Scoreless stretch ends, skid continues

In a display of offensive ineptitude that has grown in stunning proportions over the last week, the Cubs lost their fifth straight game Saturday night by going 0-for-13 with runners in scoring position in a 2-1, 10-inning loss to San Diego.

Rob Bowen's leadoff home run off Bob Howry in the 10th inning gave San Diego its seventh straight win, spoiling a brilliant night for rookie left-hander Sean Marshall.

"Marshall pitched great," manager Dusty Baker said. "We left a lot of guys out there. We had a lot of chances. We're just not getting that hit at the right time."

After going 0-for-7 with runners in scoring position in Friday's 1-0, 11-inning loss, the Cubs are now 0-for-20 in that category in the series and hitting a measly .071 with runners in scoring position while losing seven of their last eight and falling one game under .500 at 14-15.

Marshall has been a bright light during a particularly dark period for the Cubs, continuing to prove he's got the stuff to become a bonafide big league star. He carried a no-hitter in the sixth inning of Saturday night's game against San Diego in Petco Field, but left with a no-decision when the Padres tied the game 1-1 in the sixth.

In his fourth straight dominant performance, Marshall allowed one run on three hits over six innings before being lifted for a pinch-hitter in the seventh. Over his last four starts, Marshall has allowed four earned runs on 11 hits over 25 1/3 innings, compiling a 1.42 ERA.

Saturday's performance was the best yet. Marshall's curve was untouchable the first five innings, and he had a 1-0 lead in the sixth before Eric Young snapped the no-hit bid with one out on a sharp single to left. Mike Cameron followed with an infield hit, beating Marshall to the bag when the rookie got a late start off the mound on a slow roller to first baseman Todd Walker.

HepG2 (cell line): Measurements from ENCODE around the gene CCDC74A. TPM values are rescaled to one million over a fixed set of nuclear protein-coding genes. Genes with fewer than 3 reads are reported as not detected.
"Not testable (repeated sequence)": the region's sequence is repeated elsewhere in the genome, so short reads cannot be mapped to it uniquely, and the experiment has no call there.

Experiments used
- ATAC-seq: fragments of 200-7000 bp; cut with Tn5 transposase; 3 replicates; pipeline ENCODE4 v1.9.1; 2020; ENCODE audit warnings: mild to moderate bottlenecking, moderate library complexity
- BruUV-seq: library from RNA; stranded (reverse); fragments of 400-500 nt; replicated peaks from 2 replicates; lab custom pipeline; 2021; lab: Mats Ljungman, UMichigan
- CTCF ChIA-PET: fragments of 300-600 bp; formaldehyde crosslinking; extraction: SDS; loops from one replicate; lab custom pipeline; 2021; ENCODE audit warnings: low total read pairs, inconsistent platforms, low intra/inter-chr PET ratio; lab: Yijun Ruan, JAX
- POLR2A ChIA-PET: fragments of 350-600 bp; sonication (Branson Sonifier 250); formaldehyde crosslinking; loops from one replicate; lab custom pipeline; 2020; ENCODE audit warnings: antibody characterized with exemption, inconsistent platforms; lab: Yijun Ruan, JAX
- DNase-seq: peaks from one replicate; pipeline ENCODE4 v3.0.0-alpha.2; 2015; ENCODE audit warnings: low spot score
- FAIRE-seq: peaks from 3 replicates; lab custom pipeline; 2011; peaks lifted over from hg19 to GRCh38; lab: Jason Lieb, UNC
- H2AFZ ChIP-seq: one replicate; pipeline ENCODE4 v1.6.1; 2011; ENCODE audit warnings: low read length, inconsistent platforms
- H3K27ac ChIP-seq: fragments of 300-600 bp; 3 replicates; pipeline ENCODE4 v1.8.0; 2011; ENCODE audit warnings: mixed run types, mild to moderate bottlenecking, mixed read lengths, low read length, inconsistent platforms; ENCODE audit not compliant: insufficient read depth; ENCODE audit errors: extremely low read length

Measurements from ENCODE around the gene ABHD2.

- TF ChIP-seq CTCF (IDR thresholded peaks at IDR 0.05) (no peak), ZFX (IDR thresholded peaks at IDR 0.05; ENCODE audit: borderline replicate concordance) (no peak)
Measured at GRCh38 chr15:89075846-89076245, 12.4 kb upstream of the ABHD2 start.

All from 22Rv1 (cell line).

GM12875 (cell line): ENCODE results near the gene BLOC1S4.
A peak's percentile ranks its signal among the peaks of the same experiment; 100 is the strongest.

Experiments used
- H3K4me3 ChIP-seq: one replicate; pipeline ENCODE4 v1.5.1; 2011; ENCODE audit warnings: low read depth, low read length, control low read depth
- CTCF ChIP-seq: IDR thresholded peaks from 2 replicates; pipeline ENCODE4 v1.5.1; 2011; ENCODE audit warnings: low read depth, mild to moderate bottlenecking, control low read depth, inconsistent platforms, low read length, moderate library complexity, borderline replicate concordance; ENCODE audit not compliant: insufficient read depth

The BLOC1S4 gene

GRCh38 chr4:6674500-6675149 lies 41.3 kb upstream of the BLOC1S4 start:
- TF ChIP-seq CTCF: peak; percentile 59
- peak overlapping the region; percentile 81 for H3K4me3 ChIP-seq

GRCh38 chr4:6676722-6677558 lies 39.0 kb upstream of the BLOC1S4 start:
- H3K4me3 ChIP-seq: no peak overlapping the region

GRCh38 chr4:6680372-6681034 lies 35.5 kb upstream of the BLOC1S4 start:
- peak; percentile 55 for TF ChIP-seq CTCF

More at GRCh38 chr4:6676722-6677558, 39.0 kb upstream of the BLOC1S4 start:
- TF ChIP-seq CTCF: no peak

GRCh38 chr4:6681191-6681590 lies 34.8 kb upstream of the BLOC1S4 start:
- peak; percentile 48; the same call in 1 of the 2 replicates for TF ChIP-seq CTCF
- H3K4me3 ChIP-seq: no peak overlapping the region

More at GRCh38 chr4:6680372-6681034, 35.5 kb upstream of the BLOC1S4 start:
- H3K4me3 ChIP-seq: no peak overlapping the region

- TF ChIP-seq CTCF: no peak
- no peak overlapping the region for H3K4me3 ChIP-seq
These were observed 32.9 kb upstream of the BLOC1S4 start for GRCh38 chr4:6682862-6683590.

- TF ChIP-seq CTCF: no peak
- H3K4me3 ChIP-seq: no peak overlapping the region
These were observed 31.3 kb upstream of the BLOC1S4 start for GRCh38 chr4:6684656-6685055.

With runners on first and second and one out, Brian Giles singled to right on a 3-1 pitch, scoring Young to tie the game at 1-1 and advancing Cameron to third. After inducing Mike Piazza to hit a foul pop-up and walking Mark Bellhorn to load the bases, Marshall got Khalil Greene to hit a first-pitch changeup to right field, ending the inning and the kid's night.

The Cubs came into the game with a scoreless innings drought of 25 straight, and extended it to 28 consecutive innings before Aramis Ramirez homered on an 0-2 pitch from Jake Peavy leading off the fourth. The drought was the longest by any Cubs team since the '92 club went 36 straight innings without a run from April 27-May 1.

With Piazza behind the plate, the Cubs ran all night, racking up five steals off the veteran catcher in the first six innings before he was replaced on a double-switch. But the Cubs continuously failed to bring home runners in scoring position.

Jacque Jones was inserted into the clean-up position, but went 0-for-5 with four strikeouts.

"I'm just trying to plug along, trying to get better every day," Jones said. "I thought I was making some progress, but I just ruined it... Tonight I was in position to help the team win, and I didn't do it at all. The guys were busting their tails, and I didn't do anything to help them."

The Cubs have been outscored 47-6 in their last eight games and are hitting .209 in that stretch. Baker was at a loss for words afterwards about the collective inability of the Cubs lineup to come up with a clutch hit.

"If I knew the answer, we wouldn't be in this situation," Baker said. "There's not a whole lot to say."